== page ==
Tuesday, May 19, 2009

The Cosby's @ 25

I was pretty pleased to watch The Cosby Show's 25th Anniversary today on The Today Show. The show and I have long had a complicated relationship. I am the only [Black] person I know who enjoys but simply regards the show as just a good TV sitcom.

I have grown accustomed to being around friends, classmates, colleagues, and even family letters who credit Bill Cosby and his "great experiment" with single handedly redefining the Black Family experience the world's perception of it. I've always seen that view as unfortunate, at best, but always kept my mouth shut for fear of being lambasted and accused of being an inauthentic colored.

Personally, I grew up in that house. My neighbors grew up in that house. My classmates grew up in that house. I had, and still have, two parents who love me. I have parents who worked their way through college and waited until they were stable to have children. My parents had educated friends who had children just like me. In the 80's & 90's, my dad [and I] wore, what we now recognize to be hideously ugly sweaters. We lived in a house that had enough rooms to accommodate all the members of the family. I could go on all day, trust me, but my point is simply that Blacks were living normal, well adjusted lives even during the civil rights movement.

I'm personally offended when I hear people suggest that Black People learned how to live in harmony, stay married, love their children, and develop ambition from a 1980's situational comedy. My grand parents did not have the benefit of Heathcliff "Cliff" Huxtable.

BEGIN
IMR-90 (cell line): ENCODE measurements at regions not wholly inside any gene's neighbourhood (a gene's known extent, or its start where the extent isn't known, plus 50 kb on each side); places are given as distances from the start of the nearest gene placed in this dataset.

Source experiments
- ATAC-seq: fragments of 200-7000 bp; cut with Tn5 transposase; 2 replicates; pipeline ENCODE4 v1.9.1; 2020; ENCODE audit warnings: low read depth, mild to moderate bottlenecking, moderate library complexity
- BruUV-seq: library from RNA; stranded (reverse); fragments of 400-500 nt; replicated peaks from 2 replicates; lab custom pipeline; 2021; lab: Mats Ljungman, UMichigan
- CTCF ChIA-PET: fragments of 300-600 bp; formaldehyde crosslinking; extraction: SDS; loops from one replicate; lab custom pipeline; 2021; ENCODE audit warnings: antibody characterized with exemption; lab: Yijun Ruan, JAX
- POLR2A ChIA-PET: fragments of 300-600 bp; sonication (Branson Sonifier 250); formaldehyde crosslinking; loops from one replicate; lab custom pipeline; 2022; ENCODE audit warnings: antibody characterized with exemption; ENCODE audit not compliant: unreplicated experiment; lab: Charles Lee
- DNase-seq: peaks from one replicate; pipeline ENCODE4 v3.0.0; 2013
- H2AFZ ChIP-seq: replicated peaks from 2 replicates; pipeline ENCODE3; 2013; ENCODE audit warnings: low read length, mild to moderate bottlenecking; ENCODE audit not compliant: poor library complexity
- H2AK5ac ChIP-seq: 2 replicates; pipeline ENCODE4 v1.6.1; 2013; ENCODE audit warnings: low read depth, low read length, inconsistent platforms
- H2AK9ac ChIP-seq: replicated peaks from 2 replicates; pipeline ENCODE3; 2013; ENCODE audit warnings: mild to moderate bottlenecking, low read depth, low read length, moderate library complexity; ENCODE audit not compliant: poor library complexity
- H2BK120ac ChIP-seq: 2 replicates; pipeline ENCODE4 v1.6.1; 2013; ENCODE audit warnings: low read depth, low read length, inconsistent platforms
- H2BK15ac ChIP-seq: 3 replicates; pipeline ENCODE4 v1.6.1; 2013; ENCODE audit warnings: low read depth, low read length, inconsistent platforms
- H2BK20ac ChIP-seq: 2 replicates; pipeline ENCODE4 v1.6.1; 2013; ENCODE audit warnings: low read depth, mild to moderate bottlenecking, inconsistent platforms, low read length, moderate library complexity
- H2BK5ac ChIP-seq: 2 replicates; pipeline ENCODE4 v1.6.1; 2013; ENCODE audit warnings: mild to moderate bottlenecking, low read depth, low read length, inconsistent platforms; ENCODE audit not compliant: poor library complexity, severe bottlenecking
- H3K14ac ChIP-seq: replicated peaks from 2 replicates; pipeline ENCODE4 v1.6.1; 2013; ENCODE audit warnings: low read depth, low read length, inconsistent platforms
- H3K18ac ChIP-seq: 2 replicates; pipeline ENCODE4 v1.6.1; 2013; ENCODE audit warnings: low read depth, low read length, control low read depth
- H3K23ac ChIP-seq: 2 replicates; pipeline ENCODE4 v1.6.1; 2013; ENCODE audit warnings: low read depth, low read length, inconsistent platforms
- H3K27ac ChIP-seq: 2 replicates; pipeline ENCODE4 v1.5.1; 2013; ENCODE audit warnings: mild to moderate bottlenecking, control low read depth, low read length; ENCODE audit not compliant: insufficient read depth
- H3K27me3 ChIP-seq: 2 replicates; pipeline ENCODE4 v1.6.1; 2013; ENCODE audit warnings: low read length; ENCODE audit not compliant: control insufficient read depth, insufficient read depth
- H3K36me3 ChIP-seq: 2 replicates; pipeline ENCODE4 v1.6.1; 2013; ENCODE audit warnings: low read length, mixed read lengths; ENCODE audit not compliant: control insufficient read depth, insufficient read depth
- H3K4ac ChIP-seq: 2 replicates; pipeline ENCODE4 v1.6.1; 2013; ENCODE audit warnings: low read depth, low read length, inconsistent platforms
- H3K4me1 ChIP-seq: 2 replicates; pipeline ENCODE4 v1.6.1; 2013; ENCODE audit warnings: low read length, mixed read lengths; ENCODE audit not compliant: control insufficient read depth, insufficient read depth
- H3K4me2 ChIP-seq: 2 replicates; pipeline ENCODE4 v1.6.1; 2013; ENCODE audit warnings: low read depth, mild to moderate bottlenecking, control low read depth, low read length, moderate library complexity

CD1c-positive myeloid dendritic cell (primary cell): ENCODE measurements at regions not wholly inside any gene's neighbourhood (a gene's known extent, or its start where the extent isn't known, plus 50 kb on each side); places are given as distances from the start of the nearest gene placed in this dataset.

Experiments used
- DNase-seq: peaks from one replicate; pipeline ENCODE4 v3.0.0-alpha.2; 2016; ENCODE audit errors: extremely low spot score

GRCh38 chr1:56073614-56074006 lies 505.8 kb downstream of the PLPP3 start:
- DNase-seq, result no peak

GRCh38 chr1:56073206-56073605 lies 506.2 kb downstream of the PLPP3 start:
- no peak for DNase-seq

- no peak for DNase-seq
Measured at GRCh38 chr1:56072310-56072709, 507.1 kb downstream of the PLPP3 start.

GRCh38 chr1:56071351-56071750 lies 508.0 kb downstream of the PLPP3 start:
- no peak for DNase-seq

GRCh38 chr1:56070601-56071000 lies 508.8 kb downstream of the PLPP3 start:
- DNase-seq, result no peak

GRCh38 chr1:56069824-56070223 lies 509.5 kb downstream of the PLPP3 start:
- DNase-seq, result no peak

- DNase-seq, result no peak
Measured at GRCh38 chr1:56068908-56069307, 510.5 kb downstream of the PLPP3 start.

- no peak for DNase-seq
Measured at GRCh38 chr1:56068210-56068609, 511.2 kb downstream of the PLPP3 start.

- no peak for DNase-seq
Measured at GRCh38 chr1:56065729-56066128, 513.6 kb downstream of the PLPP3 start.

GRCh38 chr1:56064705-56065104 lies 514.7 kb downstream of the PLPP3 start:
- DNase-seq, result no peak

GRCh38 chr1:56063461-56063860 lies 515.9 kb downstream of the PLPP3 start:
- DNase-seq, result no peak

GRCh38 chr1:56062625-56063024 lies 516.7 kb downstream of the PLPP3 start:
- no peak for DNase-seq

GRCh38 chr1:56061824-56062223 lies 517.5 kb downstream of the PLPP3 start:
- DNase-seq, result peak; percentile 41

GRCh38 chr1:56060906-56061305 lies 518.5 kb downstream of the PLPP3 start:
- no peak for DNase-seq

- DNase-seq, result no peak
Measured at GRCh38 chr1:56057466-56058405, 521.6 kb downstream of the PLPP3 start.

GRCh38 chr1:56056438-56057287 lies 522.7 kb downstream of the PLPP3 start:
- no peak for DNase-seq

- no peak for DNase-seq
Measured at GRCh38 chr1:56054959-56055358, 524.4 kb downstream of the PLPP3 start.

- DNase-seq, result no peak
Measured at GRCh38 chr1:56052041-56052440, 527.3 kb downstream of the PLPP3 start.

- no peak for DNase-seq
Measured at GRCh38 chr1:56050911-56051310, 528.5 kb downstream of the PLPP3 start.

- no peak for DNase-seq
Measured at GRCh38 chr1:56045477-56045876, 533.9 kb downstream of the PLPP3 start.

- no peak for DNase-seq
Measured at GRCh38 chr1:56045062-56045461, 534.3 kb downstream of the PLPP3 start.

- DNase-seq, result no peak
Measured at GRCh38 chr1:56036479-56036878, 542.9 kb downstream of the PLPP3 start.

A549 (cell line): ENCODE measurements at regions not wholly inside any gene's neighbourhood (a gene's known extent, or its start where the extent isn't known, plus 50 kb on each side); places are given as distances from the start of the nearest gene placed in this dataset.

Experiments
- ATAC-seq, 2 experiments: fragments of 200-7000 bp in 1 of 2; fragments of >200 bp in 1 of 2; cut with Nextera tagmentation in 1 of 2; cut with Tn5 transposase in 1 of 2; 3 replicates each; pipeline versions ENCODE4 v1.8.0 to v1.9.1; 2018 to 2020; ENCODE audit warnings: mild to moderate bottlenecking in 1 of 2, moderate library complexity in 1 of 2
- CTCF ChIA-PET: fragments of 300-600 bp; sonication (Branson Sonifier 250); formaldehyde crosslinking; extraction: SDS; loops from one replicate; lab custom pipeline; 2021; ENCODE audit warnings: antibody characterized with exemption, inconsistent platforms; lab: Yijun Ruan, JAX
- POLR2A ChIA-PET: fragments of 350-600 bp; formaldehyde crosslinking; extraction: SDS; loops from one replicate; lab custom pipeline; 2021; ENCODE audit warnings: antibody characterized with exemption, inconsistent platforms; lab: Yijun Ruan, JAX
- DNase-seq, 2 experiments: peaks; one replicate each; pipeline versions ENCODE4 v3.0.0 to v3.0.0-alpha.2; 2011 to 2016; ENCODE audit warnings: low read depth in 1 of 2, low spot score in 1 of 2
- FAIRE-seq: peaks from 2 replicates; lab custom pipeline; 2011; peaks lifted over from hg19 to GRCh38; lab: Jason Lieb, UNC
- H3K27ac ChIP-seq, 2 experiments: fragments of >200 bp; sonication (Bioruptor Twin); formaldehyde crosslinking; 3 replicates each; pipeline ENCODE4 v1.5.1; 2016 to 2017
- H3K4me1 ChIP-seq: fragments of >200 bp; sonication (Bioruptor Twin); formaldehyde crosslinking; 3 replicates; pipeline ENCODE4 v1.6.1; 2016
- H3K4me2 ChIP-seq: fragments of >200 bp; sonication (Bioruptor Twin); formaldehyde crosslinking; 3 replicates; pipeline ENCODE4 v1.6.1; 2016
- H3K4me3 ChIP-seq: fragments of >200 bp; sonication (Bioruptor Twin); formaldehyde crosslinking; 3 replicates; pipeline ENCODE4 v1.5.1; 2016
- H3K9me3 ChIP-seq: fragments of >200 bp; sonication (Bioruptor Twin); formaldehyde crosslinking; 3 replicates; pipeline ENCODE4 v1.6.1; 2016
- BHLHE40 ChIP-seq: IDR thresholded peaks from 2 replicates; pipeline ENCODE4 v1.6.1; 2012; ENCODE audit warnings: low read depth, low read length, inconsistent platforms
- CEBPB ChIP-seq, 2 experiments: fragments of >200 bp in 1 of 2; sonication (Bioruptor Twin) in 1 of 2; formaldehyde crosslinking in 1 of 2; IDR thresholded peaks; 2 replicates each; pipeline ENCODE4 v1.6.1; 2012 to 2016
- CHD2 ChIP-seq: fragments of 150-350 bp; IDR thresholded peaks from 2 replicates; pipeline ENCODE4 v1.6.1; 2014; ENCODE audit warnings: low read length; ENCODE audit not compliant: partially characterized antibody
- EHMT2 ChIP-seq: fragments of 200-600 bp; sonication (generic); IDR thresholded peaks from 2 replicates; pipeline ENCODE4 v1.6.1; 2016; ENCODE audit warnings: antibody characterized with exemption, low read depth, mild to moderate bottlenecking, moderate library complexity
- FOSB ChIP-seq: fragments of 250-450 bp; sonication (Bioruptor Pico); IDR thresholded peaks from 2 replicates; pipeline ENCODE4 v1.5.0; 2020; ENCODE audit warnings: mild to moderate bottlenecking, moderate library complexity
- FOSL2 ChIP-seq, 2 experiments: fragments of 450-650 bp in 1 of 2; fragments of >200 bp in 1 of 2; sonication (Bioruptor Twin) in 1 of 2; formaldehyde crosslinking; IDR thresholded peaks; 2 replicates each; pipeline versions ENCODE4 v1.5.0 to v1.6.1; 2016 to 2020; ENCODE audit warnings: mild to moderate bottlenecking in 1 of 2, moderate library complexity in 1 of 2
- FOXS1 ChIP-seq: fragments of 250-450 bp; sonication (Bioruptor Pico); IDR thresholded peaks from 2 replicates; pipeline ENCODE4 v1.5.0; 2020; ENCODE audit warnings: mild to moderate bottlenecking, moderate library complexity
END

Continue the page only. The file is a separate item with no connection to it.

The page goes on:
The Cosby Show depicts Bill Cosby's life and the cast members on the show. It tells the story he wanted to tell. While I love Bill Cosby, I applaud him for bringing quality, positive stories to television, but not for raising a generation of making Black success more palatable to Whites.

Check out clips from the today's interview with Bill Cosby, Keshia Knight Pulliam, Malcolm-Jamal Warner, Phylicia Rashad, Raven-Symoné Pearman, Geoffrey Owens and Earle Hyman The Today Show's Matt Lauer. I assume no one else could make it...

I was a bit troubled by Lauer's comparison of Barack Obama to Heathcliff Huxtable and I am glad the bait wasn't taken. I absolutely loved Malcolm-Jamal Warner & Phylicia Rashad's comments, respectively. I agree wholeheartedly with Rashad that, "We are more alike than we will ever be different and given the opportunity we are willing and wanting to embrace the likeness." Bill, God bless him, tried to real Miss Raven into the show, but comparing Cosby to "That's So Raven" on the Disney Channel? No, no, no. The show undoubtedly helped to change the way Blacks were portrayed on TV, but we have definitely pissed on that with our patronage of BET, TVOne, The Real House Wives of Atlanta, For The Love Of Ray J, Being Bobby Brown, Soul Plane, and the list goes on!

1 comment:

DynamicDiva said...

I completely agree with you. I grew up in a household with parents who were lawyers. We lived in a large house in a nice neighborhood. Among other things my parents believed in education, discipline, and being respectful but I wouldn't necessarily compare our life to that of the Huxtables.

It's always been interesting to me that people saw The Cosby Show as this ideal Black family who was so different from that of "normal" Black families.

All Black families aren't single-parent households. All Black families didn't come from meager beginnings. Not that there's anything wrong with that but it seems as though people fail to realize that we are all very different. We can't be lumped into one or two categories.

But I digress, I appreciate The Cosby Show for helping the mainstream to realize that there are successful, well-adjusted Black families out there. During The Today Show one of the members of the cast said it best. They were trying to depict the life of a normal family, who just happened to be Black.